The school claims that this practice has various outcomes. First it causes teachers to talk more to each other about ’levels of progress’ and spotting those children for whom the transition from one year to the next has coincided or caused a ‘pause’ in learning. It has also led to teachers getting children to take work to ‘show’ to their former teacher and to increase dialogue both about rates of progress and those children who may be most at risk of falling behind.

Butterfly Four

Improving staff knowledge of ‘new’ children’s literature: an agenda item at staff meetings


One of the phenomena of today’s age is the burgeoning of children’s books. It is immensely difficult for the teachers to keep up with what is available.

One school helps crack that issue by having as a standing item on staff meeting agendas ‘New Books’. At each meeting teachers take it in turns to describe a ‘new’ book they have used with their class and give it a rating. The deal is that another teacher either in the year above or the year below then commits to use it at some point in the year and report back.

Comment on impact

The school claims that over the course of the year staff more easily keep up with what has been published and that the impact towards discussion being about ‘teaching and learning’ rather than transactional business is significant.

Butterfly Five

Sharing good practice


A school firmly believed in the maxim that ‘the biggest and most underused resource teachers have is each other’. But they also realised that they had to do something more than merely exhort colleagues to share good ideas. So they formally introduced, as a mater of policy, ‘Sharing good practice’ as the first item on the agenda of every staff meeting.

In rotation one teacher at each staff meeting present on some aspect of ‘better’ practice they have tried. The slots are short, a maximum of 10 minutes and the presenter is encouraged to be as interactive with their peers as they would be with their children..

Many of the presentations were subsequently published in the staff bulletin and put on the CPD section of the e-learning platform.

Comment on impact:

The impact is very powerful indeed. Staff come away from meetings with practical ideas they can use in their lessons the next day and it has proved an excellent way of initiating collaborative working arrangements.

It is particularly high leverage in terms of staff development and the improvement of learning and teaching.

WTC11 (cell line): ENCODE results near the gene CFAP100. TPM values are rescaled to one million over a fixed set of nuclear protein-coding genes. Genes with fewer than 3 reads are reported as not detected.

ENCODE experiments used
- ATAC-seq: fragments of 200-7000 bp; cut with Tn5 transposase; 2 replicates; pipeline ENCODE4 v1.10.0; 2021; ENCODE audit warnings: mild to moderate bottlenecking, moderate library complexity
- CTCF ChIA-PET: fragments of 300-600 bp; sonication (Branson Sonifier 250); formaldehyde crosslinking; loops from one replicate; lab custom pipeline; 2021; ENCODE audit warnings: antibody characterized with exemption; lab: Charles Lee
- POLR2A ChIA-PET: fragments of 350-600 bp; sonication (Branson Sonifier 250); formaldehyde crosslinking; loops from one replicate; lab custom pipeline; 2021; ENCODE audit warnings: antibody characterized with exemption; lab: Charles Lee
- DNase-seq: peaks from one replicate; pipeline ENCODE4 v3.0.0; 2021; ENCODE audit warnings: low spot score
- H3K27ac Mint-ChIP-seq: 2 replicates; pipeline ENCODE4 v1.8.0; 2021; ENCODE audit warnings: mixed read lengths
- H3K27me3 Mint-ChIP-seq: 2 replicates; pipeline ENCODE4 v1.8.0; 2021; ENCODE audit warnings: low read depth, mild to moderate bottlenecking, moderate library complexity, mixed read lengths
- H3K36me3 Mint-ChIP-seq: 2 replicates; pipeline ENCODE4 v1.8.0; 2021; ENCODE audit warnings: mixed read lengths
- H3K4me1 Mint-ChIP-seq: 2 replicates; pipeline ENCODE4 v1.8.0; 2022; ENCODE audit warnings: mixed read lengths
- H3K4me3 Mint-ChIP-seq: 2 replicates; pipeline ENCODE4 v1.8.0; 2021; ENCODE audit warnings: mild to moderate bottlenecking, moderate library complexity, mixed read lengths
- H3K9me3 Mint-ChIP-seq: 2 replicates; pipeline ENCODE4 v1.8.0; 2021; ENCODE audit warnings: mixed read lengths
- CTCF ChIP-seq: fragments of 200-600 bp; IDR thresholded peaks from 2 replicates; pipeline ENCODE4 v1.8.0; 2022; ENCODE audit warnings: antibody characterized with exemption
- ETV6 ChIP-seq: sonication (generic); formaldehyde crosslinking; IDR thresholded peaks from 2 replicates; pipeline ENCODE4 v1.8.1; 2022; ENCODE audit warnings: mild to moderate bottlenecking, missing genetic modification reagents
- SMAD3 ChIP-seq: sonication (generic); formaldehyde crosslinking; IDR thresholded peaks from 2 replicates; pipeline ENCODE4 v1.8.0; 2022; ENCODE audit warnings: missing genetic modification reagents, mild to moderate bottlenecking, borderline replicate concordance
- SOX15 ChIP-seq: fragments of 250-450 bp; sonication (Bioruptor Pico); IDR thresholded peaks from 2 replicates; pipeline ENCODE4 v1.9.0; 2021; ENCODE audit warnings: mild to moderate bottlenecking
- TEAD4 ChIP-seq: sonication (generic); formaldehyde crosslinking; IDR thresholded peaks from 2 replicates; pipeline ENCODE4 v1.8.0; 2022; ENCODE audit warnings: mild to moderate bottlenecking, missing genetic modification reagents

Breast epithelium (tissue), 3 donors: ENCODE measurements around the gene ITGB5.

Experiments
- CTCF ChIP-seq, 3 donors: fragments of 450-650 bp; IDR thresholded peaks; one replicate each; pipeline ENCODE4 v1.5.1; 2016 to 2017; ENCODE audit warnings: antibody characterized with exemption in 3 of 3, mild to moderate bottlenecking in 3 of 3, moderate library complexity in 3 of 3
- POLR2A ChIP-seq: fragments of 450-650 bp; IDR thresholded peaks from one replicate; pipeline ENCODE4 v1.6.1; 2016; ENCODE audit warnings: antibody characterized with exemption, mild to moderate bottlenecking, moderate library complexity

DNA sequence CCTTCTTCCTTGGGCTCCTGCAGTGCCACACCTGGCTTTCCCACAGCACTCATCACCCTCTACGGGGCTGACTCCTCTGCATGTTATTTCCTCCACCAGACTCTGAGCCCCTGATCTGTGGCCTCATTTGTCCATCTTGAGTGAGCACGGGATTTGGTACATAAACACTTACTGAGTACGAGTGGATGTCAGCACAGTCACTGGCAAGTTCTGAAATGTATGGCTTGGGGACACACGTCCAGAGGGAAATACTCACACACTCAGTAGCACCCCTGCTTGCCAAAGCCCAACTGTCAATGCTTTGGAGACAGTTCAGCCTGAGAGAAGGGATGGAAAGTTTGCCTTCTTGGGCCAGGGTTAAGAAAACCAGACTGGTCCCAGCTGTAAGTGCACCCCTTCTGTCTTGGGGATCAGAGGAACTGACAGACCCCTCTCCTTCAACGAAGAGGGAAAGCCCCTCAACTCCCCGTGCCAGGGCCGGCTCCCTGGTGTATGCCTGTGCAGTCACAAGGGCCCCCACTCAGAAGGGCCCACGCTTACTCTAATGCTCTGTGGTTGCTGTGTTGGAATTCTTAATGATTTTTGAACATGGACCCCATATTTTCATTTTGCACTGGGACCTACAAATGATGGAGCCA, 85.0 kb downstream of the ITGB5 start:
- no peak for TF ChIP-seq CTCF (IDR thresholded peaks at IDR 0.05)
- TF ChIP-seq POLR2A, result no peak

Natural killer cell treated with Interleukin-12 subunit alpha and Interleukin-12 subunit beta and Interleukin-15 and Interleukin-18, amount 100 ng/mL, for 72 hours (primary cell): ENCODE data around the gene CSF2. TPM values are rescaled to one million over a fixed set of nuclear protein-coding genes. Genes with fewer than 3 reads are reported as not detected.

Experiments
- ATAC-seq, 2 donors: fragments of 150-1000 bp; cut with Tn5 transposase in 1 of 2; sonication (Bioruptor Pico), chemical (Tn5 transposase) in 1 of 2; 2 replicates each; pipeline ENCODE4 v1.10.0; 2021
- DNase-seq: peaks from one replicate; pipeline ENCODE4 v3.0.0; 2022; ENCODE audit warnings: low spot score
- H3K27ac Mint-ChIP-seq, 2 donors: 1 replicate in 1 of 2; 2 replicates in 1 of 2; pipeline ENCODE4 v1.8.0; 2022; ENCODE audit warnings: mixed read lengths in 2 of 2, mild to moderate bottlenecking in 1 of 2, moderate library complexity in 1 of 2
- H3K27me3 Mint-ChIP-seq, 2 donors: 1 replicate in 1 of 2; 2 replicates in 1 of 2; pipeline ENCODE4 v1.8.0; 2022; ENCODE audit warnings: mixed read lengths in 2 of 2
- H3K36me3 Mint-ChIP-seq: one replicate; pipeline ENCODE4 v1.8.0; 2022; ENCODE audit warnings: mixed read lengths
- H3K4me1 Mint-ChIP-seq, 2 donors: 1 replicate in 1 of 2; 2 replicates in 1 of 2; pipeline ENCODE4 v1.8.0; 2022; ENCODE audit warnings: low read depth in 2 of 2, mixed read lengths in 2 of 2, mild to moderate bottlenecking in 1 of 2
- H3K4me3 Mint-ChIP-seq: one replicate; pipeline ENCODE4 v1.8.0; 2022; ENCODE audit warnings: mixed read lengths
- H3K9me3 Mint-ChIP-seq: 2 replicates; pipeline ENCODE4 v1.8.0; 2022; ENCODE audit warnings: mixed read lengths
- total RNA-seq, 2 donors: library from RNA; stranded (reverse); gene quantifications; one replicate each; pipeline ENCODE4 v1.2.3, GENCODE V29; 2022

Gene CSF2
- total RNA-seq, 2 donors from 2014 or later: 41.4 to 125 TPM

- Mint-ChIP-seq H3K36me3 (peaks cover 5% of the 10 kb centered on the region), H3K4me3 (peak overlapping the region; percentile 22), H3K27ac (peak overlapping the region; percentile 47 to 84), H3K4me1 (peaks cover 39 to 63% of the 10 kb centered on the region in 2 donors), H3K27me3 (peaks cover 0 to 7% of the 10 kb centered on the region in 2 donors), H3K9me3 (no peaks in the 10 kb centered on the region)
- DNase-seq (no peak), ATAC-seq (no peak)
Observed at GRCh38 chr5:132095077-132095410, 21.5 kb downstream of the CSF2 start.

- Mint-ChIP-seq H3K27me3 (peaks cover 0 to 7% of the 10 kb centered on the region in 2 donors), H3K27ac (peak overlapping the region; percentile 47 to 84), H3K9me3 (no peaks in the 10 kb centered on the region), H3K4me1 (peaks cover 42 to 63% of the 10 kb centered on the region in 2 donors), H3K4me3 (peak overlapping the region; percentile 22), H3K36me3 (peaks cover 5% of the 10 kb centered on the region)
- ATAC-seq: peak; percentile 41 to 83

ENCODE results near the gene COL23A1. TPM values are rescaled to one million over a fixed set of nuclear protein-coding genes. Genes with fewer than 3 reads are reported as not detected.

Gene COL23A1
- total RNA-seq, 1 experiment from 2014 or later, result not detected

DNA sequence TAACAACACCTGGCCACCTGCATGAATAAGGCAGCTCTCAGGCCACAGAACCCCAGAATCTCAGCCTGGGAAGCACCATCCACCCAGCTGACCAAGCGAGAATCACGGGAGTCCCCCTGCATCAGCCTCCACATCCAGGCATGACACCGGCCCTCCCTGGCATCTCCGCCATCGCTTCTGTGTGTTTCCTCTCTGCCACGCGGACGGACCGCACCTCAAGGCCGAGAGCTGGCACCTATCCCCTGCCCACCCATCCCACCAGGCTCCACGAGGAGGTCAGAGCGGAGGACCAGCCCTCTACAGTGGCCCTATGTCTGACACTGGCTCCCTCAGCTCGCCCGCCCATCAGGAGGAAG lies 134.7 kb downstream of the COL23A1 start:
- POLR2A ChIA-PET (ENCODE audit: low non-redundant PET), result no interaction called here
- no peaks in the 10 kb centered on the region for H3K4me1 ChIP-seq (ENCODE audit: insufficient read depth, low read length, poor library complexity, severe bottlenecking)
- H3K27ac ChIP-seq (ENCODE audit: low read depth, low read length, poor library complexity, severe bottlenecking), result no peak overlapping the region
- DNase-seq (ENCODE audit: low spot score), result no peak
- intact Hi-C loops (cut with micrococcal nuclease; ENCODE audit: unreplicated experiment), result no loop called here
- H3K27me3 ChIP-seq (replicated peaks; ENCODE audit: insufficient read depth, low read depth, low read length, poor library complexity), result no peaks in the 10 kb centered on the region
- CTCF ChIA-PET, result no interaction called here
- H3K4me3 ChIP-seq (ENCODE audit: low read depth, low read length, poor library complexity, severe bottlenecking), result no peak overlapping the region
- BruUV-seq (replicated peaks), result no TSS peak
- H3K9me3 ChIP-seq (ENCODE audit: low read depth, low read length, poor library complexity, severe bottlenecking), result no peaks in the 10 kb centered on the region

Butterfly seven

The book wizard


A primary head anxious to promote reading and children having a burning enthusiasm, established that there was a character in the school called the ‘Book Wizard’. To see the displays at the school leaves you in no doubt about how the ‘Book Wizard’ must have been established in their imagination. The school also was at pains to try to find out or to stimulate every child by year 4 or 5 having an ‘enthusiasm’ or burning interest in their lives. Then they would buy a book and make sure it was a really good one, create a message from the ‘Book Wizard’ personal to the child, then take it and wrap it in brown paper and send it through the post to the child’s home.


One can imagine the thrill at home when the parcel arrives. It’s an interesting and appealing butterfly but perhaps less influential on the whole school than some of the others?

Butterfly eight:

Headteacher for the day


Among one of the most interesting practice we came across was a Junior school where it had what was a ‘Head Teacher for a Day’ scheme as part of ‘Children’s Day’ each year. It involved six pupil candidates from year 6 putting themselves up for election two weeks before local council elections. Each had to publish manifestos and attend a kind of ‘hustings’ for questions and answers in front of staff and pupils. Voting takes place on local-election day: all staff are eligible to vote along with all pupils, other than those who are late. The winner is announced and becomes ‘Head Teacher for the Day’. Aided by a cabinet of fellow pupils, he/she sets out proposals for the day for consultation with staff and pupils. The ‘Head Teacher for the Day’ must take the ‘praise assembly’, when he or she gives out ‘Achievement of the Week’ awards. The ‘Head Teacher for the Day’ and the cabinet have tea with their favourite members of staff and prepare a newsletter for parents about their experience as head teacher. The day usually ends with a talent session.


From such a story, it’s possible to imagine all sorts of new usage of involving pupils. It might even be a topic for the School Improvement Group to discuss?

Read more about the Curriculum Conference and watch a short summary video at: Everything has a beginning – The Learning Exchange Curriculum Conference 2013

Please share with your network....
Tweet about this on TwitterShare on FacebookShare on LinkedInShare on Google+Email this to someone
Primary Heads Meeting & Heads/Chairs of Governors' Briefing 17th Jan 2014
Everything has a beginning - The Learning Exchange Curriculum Conference 2013